In a small, US costal town with many Spanish speakers, a motorcycle gang arrives on holiday. Also in town to try to reconnect with his pregnant girlfriend, Karen, is businessman Paul ... See full summary »
When hot-headed Dan out-drives the thoroughly vicious Tony in a motorcycle race and wins a brand new bike, he sets in motion a chain of events that includes one blazing gas station and a disastrous rock slide.
After her prostitute mother and her john are beaten to death while they are asleep in bed, teen-aged Ellie Masters is sent to an isolated orphanage run by Mrs. Deere and her handyman. ... See full summary »
Peter Fonda plays 'Heavenly Blues', the leader of Hell's Angels chapter from Venice, California while Bruce Dern plays 'Loser', his best pal. When they both botch their attempt to retrieve ... See full summary »
The "Satans" are a very cruel biker gang led by Anchor. The gang goes to a diner in the middle of nowhere in the California desert where they begin to terrorize Lew and his patrons and his ... See full summary »
John 'Bud' Cardos
The problems do abound in The Cycle Savages, but it could have possibly been a better movie. I did get into the sheer artificiality, and unbelievability, of the movie at times just on the basis of kinda, sort of buying into it. But it's also got a central problem in that there is really nothing 'there' in the side of the 'good guys'. Not that this is a totally bad thing really, for it is the mean dirty rat-bastard bikers that really are the show for anyone seeing the film today. And it's almost luck that first time writer/director Bill Brame has Bruce Dern to fill the part of Keeg, one of the sleaziest of the kind of totally immoral, however with a kind of Little Alex ala Clockwork Orange style of immediate intelligence. Even in all of his occasional mania and outright outbursts getting into the over-dramatic, Dern has this character completely down. It's actually best in the scenes where he ends up being most provoking by having the most controlled, almost calm voice. A lot of his 'wit' in the film is scabrous, and not really funny, but on the side of giving a convincingly deranged sociopath with a penchant for intimidation and girls it makes the film usually watchable.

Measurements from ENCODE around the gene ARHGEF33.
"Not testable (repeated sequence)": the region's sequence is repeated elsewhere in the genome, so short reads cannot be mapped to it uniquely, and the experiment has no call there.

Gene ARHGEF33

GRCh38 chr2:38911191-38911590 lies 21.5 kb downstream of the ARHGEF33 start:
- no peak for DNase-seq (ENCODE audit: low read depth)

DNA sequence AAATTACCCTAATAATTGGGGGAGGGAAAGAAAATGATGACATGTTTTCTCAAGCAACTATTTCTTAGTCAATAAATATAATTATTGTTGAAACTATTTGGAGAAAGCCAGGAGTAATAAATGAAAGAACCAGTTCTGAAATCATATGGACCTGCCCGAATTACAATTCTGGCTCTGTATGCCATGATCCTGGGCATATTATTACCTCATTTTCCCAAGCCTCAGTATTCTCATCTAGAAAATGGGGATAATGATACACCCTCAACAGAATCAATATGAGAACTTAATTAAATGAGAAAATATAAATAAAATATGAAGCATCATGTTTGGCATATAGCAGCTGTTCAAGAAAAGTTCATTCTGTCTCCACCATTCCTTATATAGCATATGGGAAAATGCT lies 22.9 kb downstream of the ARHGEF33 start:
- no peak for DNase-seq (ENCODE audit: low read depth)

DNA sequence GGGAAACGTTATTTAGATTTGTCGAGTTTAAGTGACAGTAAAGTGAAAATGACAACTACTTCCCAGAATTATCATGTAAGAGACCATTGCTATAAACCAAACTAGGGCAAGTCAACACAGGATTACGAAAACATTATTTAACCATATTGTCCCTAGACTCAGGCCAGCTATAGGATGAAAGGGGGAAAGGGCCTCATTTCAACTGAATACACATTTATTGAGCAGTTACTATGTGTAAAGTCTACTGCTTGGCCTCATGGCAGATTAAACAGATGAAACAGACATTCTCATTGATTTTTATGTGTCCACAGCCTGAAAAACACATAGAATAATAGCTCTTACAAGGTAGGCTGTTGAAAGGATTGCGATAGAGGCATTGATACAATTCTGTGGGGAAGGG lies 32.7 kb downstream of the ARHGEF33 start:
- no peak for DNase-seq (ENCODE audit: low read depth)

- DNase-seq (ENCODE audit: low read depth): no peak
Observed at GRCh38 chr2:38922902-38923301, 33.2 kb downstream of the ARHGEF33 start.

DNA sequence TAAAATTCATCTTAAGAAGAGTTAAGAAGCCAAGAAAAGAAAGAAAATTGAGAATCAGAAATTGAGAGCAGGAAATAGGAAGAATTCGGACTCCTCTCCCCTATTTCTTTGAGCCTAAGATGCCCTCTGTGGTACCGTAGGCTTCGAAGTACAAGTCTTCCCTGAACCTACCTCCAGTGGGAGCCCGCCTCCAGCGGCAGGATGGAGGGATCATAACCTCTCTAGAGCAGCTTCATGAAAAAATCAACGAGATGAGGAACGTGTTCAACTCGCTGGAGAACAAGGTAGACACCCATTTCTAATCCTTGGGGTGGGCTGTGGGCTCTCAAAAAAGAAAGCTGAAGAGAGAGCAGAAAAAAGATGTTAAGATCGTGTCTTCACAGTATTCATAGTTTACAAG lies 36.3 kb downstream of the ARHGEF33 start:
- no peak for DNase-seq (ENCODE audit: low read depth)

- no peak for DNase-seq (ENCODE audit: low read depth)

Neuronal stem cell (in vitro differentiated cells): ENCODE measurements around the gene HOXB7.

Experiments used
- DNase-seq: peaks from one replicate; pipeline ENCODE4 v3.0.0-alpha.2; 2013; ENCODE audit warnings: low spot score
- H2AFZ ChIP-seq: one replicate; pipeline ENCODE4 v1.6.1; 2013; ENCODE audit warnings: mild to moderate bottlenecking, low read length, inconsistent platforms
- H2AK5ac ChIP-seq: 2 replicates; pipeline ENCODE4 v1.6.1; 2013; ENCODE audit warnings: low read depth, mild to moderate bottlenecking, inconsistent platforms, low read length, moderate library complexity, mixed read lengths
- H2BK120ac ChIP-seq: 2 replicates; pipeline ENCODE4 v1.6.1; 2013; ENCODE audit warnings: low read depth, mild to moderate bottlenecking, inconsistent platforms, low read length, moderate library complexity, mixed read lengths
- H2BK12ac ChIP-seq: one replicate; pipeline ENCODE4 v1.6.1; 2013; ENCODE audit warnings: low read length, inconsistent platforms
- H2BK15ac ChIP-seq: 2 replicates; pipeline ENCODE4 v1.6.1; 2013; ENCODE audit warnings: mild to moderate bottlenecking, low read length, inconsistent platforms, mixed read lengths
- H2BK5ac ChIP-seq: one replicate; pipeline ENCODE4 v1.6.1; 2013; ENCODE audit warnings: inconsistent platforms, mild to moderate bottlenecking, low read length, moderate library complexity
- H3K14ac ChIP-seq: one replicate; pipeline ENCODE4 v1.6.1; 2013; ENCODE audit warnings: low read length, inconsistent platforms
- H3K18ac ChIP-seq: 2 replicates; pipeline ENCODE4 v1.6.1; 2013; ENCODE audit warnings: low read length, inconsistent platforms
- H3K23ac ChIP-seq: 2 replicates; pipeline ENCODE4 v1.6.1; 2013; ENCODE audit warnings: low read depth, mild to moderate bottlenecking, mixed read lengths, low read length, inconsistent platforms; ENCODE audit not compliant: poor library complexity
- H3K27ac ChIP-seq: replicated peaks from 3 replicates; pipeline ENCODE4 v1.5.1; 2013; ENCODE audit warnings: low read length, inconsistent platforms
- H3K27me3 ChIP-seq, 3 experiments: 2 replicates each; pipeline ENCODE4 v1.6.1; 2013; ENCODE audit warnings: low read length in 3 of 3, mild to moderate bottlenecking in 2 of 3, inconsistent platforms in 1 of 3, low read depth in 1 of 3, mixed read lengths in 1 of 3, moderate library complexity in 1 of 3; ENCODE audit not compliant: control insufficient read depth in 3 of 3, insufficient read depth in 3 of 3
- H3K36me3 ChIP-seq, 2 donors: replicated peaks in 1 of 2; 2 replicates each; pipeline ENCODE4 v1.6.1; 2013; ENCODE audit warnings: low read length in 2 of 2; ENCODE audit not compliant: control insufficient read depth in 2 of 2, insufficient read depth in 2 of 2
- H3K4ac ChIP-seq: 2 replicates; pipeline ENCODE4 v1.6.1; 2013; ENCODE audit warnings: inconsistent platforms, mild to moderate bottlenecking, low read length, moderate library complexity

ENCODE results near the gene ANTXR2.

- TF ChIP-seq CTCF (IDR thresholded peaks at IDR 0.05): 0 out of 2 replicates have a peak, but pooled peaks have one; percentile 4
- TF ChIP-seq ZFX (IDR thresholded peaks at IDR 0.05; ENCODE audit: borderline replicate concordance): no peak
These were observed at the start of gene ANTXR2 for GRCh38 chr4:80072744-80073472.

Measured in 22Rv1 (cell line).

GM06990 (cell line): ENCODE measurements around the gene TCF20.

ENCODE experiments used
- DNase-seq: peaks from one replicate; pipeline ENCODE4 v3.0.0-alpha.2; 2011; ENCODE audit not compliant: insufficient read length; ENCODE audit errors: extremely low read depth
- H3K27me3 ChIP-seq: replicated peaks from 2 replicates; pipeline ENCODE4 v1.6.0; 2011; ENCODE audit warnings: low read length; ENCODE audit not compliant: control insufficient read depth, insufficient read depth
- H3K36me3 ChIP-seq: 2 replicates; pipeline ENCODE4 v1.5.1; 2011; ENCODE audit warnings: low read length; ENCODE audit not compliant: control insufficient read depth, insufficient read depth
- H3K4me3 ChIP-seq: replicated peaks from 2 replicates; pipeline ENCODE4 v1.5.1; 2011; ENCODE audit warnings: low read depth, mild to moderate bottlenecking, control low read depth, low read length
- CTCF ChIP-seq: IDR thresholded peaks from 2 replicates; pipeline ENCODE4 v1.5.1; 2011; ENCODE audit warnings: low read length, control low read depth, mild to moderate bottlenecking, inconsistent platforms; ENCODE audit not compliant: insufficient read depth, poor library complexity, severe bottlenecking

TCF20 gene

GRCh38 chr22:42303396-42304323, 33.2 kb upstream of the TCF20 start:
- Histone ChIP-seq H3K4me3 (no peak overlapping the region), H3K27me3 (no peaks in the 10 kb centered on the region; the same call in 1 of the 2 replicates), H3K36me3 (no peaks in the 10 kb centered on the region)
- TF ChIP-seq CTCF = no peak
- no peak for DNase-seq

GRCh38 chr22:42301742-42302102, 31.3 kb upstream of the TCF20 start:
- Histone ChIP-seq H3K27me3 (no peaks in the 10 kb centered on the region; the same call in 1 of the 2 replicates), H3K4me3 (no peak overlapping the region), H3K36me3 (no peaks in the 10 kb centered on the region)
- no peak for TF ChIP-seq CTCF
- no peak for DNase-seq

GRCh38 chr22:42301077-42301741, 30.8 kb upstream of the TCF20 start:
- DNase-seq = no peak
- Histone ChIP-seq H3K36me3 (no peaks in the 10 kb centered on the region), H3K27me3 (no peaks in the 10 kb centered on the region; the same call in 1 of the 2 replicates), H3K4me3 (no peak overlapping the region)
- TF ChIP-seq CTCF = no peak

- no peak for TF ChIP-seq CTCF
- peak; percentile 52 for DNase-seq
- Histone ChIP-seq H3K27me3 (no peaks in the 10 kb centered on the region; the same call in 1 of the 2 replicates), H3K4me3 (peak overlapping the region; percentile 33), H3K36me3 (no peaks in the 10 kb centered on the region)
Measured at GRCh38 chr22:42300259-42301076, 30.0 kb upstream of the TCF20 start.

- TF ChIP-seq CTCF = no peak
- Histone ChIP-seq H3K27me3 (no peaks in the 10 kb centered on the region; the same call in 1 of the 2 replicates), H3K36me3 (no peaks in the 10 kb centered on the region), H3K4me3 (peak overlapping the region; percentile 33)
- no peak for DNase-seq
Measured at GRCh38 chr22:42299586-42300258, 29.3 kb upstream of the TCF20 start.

It's a shame then that Brame isn't able to match him up with more competent actors. Or even, despite having a couple of good 'exploitation' style scenes of violence and nudity and rape, having not enough for what the rest of the material is asking for. The group, Hell's Chosen Few (strange for a half biker/half prostitution ring club), spends a lot of the movie waiting, and carrying on with side-stuff, while the main story involving the artist who previously drew the bikers who now gets drawn into the deceiving clutches of the decoy is weak and unconvincing. The motives most of the time, even for a B-movie, seem to shift and not seem very solid aside from the man's 'I love you' phase even after fighting with a slashed abdomen wound. The ending (coming all too quick and with a lackluster climax) and the musical accompaniment (likely the most annoyingly generic riff repeated in any film from the period) are along with some of the acting the weaker points of the picture, sometimes embarrassingly so.
So it does say a lot, however, that I could possibly recommend it on a bad movie level, where some parts become so crazy it's hard not to enjoy it. And Bruce Dern helps bring a good, tiny change of pace to the proceedings of the very typical ten-cent biker production, which by the way doesn't have a big abundance of throughout the film. In a career full of playing antagonists, this one is unnerving and realistic enough to be of note.
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